April 29, 2009
Israel Festival Celebrates Tel Aviv Centennial
Last year’s exuberant celebration of Israel’s 60th anniversary at Woodley Park had it all — major sponsors, an Israeli hip-hop superstar and a party that ran late into the night.
Organizing the 61st celebration this year has proven more daunting.
Following a landmark year is not an enviable position — it’s like taking the stage after U2 or The Rolling Stones. Also, mounting job loses and mortgage woes aren’t conducive to generating a festive mood.
“It’s a very, very difficult year,” said Yoram Gutman, executive director of the 61st Israel Independence Day Festival.
It doesn’t help that festival sponsorships are down from 2008, due in no small part to the recession. But Gutman says the volunteers who organize the festival believe the existence of a Jewish state is a cause worth celebrating regardless of the year or the economics.
“We’re doing it for ... the glory of the state of Israel,” he said.
At the center of this year’s celebration is Tel Aviv’s centennial, which will include the exhibition “Revealing the Hidden City,” 80 photographs chronicling the 100-year history of Tel Aviv-Yaffo; the Tel Aviv Scouts, a group of 15 Israeli teenagers performing a showcase of songs saluting the White City; and the festival’s main stage and Tel Aviv Café stage, which usually features local talent, will be merged.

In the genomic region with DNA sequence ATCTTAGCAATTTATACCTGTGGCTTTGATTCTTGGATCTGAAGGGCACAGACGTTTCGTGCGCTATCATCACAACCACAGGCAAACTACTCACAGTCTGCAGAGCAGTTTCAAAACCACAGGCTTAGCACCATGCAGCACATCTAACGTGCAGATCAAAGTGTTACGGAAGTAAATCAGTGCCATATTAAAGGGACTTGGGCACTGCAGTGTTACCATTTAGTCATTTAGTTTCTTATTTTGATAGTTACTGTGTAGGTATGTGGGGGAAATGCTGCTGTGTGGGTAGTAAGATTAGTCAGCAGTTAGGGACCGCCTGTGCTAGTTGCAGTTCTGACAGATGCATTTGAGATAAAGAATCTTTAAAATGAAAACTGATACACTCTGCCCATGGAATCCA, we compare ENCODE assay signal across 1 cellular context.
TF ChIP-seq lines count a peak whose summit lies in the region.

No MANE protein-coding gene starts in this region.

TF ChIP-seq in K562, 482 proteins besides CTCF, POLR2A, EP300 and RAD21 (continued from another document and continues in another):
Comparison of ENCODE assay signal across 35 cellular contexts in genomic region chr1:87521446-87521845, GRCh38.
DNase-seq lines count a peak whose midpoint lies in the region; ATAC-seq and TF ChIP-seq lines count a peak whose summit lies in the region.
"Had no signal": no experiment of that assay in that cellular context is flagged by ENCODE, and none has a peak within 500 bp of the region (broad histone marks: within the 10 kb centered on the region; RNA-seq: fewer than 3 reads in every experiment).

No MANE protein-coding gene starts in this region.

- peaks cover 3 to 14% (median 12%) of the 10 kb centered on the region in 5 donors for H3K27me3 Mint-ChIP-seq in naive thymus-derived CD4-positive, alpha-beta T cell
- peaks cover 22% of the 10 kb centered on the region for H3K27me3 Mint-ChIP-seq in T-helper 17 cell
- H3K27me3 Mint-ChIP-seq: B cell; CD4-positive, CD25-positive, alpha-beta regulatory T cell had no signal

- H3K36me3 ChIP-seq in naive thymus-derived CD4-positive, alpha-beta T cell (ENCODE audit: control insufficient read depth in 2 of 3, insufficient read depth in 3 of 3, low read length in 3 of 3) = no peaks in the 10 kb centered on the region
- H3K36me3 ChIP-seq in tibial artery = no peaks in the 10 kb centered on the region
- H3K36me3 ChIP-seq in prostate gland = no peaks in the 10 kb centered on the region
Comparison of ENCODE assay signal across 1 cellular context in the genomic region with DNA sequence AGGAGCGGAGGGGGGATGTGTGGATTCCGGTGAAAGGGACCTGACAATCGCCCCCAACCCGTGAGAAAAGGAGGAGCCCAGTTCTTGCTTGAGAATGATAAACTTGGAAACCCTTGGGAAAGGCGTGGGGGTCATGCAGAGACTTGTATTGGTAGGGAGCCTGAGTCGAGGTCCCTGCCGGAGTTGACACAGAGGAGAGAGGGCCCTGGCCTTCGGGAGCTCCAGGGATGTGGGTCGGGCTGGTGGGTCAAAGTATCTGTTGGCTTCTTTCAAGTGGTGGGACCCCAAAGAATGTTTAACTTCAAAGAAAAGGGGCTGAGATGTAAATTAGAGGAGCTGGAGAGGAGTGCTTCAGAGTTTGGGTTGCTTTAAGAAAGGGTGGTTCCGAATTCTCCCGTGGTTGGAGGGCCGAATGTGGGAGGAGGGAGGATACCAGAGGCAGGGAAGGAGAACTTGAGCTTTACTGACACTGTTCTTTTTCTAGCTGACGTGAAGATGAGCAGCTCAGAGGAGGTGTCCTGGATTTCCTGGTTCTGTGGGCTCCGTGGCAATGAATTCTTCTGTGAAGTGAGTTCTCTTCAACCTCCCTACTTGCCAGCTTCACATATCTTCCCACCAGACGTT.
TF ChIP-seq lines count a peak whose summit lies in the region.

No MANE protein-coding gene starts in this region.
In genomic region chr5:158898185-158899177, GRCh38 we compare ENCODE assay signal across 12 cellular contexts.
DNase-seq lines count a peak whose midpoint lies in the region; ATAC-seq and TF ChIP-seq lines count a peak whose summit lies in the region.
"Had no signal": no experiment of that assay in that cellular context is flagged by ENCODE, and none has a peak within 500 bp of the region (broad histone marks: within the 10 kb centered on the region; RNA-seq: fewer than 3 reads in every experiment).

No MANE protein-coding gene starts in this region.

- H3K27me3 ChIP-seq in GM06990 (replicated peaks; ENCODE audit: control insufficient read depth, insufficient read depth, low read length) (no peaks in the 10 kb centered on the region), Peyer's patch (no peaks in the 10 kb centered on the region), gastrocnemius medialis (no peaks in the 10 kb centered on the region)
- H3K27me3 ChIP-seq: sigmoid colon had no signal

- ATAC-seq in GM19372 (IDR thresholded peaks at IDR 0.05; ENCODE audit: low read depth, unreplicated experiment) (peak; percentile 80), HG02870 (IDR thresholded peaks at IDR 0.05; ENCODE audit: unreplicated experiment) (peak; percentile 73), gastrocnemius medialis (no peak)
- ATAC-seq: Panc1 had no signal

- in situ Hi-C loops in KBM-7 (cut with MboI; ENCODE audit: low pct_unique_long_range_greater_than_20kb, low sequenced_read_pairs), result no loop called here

Featured performances on the expanded Tel Aviv Café stage will include Alisa Shparaga, a runner-up on the Israeli version of “American Idol,” Los Angeles-based rock-reggae band Moshav as well as local favorites Jimmy Gamliel and Yosi Levy. And John Fishel, who is stepping down as president of The Jewish Federation of Greater Los Angeles at the end of the year, will be honored with the Yakir HaKehila Award during the official ceremony at 1:30 p.m.
The festival will also include rides, a petting zoo, a fashion show, skydivers, entertainment on the children’s and teen stages as well as 150 vendor and food booths, including a variety of kosher food.
The Jewish Journal will be launching a new Web-based multimedia project at the festival, called “My Jewish Moments,” in which the community can share their Jewish-related stories.
The festival staff recommends festival goers leave their car at home or park at one of the nearby MTA lots and ride an Orange Line bus, which will run every 10 minutes and stop near the festival entrance. A voucher worth 10 percent off the ticket price will be available to those who park at the MTA’s Sepulveda Station at 15430 Erwin St. in Van Nuys.
Additional parking will be available adjacent to the festival and on Woodley Avenue. Buses will also shuttle back and forth between the festival and a satellite parking lot on the west side of Balboa Boulevard, just south of Victory Boulevard.
61st Israel Independence Day Festival, Woodley Park, 6350 Woodley Ave., Van Nuys. Sun., May 3, 10 a.m.-7 p.m. $5 per person; children under 2 free. For more information, call (818) 757-0123.
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